March 29, 2013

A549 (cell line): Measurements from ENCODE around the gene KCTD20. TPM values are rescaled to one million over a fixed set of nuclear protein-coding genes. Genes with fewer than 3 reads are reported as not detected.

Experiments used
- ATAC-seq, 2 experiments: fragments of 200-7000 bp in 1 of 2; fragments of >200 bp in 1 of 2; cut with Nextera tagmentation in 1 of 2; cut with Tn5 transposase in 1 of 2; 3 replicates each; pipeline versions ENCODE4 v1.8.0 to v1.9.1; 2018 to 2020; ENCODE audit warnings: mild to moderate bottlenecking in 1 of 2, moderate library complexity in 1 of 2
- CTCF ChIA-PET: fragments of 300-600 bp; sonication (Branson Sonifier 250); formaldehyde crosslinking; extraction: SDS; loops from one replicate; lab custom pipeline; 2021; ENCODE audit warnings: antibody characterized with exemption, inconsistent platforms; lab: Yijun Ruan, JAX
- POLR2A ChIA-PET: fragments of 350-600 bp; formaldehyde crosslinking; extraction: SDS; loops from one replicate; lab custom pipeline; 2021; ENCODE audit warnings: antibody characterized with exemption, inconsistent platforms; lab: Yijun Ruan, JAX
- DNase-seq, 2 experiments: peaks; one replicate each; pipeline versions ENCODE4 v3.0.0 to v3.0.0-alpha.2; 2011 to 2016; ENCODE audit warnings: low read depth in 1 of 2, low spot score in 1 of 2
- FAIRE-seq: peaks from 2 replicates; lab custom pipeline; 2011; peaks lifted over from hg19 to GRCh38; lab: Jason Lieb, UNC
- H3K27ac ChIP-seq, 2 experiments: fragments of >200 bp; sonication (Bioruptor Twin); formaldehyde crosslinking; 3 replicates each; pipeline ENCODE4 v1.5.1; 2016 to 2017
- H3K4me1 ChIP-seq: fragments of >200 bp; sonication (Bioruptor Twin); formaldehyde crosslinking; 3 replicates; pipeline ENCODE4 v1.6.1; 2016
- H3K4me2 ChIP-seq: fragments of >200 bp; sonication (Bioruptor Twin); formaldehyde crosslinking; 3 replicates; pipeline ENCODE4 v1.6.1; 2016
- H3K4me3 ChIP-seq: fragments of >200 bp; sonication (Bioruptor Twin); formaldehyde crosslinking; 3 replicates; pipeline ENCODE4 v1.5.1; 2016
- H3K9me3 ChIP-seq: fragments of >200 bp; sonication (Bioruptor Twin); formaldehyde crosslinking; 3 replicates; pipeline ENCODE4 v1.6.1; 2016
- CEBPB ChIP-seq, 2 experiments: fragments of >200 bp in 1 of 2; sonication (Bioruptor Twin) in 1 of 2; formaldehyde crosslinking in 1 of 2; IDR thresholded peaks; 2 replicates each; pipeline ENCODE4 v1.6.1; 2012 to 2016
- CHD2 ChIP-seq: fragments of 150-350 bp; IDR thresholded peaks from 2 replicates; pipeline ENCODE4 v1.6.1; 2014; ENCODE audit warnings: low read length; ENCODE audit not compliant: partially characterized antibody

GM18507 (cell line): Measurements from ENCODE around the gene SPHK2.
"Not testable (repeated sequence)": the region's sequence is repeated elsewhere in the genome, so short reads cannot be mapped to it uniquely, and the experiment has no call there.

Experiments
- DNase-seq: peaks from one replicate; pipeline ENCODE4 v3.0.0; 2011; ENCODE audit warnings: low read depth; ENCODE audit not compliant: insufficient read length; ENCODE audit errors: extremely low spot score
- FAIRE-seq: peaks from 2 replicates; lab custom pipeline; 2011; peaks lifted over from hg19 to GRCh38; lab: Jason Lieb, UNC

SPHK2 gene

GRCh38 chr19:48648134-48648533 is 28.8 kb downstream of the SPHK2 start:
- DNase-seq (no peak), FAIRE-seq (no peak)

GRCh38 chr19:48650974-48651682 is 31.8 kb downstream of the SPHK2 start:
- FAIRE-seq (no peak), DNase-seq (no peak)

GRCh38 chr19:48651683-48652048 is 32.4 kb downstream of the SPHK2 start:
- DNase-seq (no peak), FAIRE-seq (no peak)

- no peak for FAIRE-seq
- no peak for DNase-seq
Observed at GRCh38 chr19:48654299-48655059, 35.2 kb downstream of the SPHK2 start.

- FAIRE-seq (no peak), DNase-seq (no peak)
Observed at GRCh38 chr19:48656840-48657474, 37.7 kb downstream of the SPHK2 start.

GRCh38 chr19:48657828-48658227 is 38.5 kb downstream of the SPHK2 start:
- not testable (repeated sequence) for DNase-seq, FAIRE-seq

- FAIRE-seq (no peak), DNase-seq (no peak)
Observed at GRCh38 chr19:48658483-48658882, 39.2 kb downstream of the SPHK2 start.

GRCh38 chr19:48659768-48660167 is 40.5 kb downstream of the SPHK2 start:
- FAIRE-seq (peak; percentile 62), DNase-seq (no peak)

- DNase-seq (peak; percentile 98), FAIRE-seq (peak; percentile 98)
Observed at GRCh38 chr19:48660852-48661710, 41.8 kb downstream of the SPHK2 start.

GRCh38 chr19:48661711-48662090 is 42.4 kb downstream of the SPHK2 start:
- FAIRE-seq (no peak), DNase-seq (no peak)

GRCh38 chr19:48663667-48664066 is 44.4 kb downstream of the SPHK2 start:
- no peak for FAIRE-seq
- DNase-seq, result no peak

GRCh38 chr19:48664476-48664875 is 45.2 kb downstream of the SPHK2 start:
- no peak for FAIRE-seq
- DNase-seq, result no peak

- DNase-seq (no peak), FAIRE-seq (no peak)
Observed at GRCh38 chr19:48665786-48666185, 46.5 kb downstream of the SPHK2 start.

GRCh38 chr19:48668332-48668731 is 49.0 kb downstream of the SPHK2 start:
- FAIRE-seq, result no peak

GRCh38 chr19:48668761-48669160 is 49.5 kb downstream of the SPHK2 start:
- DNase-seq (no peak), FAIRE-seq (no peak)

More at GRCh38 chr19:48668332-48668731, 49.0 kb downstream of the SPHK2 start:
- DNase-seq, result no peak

At a ceremony unveiling a statue in her honor last month, President Obama called Rosa Parks’ refusal to give up her seat on a Montgomery, Alabama, city bus a “singular act of disobedience.” But nine months before Parks’ historic action, a 15-year-old teenager named Claudette Colvin did the very same thing. She was arrested, and her case led to the U.S. Supreme Court’s order for the desegregation of Alabama’s bus system. Now 73, Claudette Colvin joins us for a rare interview along with Brooklyn College Professor Jeanne Theohari’s, author of “The Rebellious Life of Mrs. Rosa Parks.” Theoharis says Parks’ act of defiance may not have happened if not for Colvin’s nine months before. Colvin says learning about African-American history in school inspired her act. “I could not move, because history had me glued to the seat,” she recalls telling the bus driver and the police officer who came to arrest her. “It felt like Sojourner Truth’s hands were pushing me down on one shoulder and Harriet Tubman’s hands were pushing me down on another shoulder.